University scuba diving students studying Marine Science
Foundational skills are critical for diving scientists to master in order to excel in their studies and land competitive jobs. Scientific diving students were routinely falling short of the high skill performance benchmark set by the program and they regularly voiced grievances of not having enough in-water time to practice their skills to reach the desired outcome.
I proposed to produce demonstration videos of skills that would be evaluated for a grade. It involved planning the shots, evaluating conditions and lighting, doing all filming underwater (except the S-Drill in which I am in the video), writing the script, recording the narration, then editing it all and packaging it in an accessible format.
The first step was to identify the most important videos and then plan the filming. Based on the project’s budget, timeline, and post-course assessments of additional video needs, videos were shot at different times in different settings. After the first set of videos proved beneficial (backed up by data analysis I conducted), another set was filmed. When more data analysis proved that it was successful, more videos were made.
The most demanding part of the project was the filming. Schedules had to align, weather had to cooperate, and visibility needed to be clear. When all these things fell into place, I was able to conduct the filming.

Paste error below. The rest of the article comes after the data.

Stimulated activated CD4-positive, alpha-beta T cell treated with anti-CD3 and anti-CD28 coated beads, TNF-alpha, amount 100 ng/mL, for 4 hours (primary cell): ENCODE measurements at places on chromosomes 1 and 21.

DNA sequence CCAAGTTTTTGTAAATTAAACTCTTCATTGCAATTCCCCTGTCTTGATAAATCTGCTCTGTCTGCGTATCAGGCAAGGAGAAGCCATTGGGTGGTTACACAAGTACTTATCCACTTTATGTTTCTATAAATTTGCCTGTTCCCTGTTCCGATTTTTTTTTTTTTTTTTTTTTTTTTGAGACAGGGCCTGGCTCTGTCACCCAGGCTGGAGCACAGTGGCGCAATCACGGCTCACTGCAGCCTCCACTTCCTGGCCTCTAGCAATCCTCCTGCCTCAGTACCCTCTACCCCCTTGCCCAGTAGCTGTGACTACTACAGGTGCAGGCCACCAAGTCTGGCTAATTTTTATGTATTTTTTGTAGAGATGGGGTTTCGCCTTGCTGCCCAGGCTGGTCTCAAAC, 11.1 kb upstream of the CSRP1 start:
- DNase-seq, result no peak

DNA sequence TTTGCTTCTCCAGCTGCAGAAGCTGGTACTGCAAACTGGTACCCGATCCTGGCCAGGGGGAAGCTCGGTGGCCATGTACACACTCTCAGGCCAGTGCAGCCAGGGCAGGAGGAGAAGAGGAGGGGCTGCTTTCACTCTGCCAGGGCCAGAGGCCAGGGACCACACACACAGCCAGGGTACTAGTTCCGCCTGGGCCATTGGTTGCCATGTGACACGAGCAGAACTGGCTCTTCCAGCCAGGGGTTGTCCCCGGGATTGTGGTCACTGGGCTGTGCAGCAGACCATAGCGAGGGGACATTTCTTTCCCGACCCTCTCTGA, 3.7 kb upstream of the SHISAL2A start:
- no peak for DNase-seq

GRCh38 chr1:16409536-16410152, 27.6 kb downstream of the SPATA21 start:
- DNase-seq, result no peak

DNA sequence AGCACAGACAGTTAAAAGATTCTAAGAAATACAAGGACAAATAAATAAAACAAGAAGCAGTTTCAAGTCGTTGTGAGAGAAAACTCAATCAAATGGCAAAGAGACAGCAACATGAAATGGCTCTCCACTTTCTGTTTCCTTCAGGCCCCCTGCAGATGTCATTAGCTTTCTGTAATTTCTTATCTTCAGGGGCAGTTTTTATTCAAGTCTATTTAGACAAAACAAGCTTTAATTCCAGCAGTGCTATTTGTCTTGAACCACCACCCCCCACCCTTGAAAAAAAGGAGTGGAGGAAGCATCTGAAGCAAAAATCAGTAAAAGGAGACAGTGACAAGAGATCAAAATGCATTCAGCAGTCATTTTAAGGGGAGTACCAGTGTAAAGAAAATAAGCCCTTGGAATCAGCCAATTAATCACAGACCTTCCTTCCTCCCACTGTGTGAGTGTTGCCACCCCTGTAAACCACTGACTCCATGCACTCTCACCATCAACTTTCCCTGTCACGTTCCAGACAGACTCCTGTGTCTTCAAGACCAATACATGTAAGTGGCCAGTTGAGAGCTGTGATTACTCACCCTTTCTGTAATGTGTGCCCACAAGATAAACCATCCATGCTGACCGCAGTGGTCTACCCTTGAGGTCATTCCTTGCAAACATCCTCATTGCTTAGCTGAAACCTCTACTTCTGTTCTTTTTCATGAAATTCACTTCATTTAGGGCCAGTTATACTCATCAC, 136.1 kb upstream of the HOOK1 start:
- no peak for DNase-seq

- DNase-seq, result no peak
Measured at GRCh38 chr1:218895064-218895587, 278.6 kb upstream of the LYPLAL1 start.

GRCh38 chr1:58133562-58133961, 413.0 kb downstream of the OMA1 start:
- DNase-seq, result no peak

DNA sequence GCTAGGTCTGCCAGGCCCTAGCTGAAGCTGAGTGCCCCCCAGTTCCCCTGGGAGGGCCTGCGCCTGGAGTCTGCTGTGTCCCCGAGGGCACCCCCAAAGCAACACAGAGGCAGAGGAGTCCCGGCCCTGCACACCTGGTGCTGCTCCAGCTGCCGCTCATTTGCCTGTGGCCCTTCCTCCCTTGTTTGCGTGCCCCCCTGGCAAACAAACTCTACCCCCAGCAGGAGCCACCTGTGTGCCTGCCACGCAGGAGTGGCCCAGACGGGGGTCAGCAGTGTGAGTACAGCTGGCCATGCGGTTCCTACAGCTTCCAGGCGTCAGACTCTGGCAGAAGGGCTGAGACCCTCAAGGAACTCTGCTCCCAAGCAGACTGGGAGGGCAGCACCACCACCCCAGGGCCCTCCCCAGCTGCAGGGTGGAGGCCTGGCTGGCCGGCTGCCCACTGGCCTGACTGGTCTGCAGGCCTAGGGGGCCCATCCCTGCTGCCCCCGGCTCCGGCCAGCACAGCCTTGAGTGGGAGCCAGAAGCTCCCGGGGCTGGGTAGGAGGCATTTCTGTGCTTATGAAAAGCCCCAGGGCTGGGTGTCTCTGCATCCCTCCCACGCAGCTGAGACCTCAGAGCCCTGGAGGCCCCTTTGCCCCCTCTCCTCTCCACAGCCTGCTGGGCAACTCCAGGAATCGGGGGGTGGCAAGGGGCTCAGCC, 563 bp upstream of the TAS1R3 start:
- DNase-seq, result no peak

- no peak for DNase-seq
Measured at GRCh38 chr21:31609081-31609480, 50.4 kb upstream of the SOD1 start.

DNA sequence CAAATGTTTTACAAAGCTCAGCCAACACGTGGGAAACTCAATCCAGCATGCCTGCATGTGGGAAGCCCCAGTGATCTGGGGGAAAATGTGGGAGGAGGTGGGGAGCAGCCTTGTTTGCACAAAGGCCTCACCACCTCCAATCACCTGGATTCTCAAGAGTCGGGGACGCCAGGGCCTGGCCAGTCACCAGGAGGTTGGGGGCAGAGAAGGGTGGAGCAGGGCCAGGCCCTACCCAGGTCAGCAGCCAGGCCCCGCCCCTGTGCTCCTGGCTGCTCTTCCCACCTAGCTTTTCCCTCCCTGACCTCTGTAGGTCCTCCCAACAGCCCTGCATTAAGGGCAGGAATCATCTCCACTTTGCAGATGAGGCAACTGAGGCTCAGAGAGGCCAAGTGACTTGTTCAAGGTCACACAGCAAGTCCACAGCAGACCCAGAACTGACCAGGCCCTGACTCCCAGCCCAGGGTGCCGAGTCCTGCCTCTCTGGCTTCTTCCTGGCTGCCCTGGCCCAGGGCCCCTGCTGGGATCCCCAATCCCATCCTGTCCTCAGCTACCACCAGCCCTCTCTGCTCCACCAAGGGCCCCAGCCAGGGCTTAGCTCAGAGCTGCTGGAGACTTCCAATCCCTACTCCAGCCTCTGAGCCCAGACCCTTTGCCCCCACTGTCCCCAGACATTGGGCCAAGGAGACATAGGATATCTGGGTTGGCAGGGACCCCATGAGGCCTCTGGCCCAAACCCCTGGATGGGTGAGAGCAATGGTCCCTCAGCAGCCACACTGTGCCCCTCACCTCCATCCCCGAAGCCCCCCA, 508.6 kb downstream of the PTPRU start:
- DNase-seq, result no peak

Everything was conducted underwater and all communication was done using hand signals and body language. I communicated which angles worked best, the position I wanted with respect to the environment, where and when to do the skills, feedback on what worked and what didn’t, and how many takes to film until I got the shot I wanted. A couple videos relied on two different cameras set to simultaneously record.
As an additional note, I was not touching the ground for any of the videos, so I was hovering neutrally buoyant mid-water in a flat position while filming every shot.
Once the videos were filmed, I used my own expertise on the subject to write the script. My boss (seen in all videos) and I co-taught the course and so we both knew what to look for and what needed to be highlighted in the videos. I asked for his input after the scripts were written, and when some minor changes here and there were suggested, I took them to heart and made the appropriate modifications to the script.
I used professional recording equipment to record the scripts into Adobe Audition. I was able to edit the audio and space it out appropriately for the shots.
Importing all video and audio files into Adobe Premiere Pro, I began putting everything together. I added text, effects, background music, and synced the audio with the video. For a couple of the videos, I found it helpful to further highlight some facets of the skills and therefore I used After Effects to add additional visuals so that students would better understand the skills.
After each video was made, it was submitted for feedback. Once they were all approved, I set out with Storyline to turn the videos into one centralized module.
After the videos were approved, I set out to create a visually pleasing logical layout in Articulate Storyline. There were a couple generations of the module, but the latest version used simple clean tabs that allowed easy access to all four categories of skills. I set the color scheme, created appropriate button states, and used layers to create the course.
Relying on constant assessment of student skill performance scores, I made adjustments to the course on a regular basis to ensure that each iteration of this course helped improve student performance in a measurable way.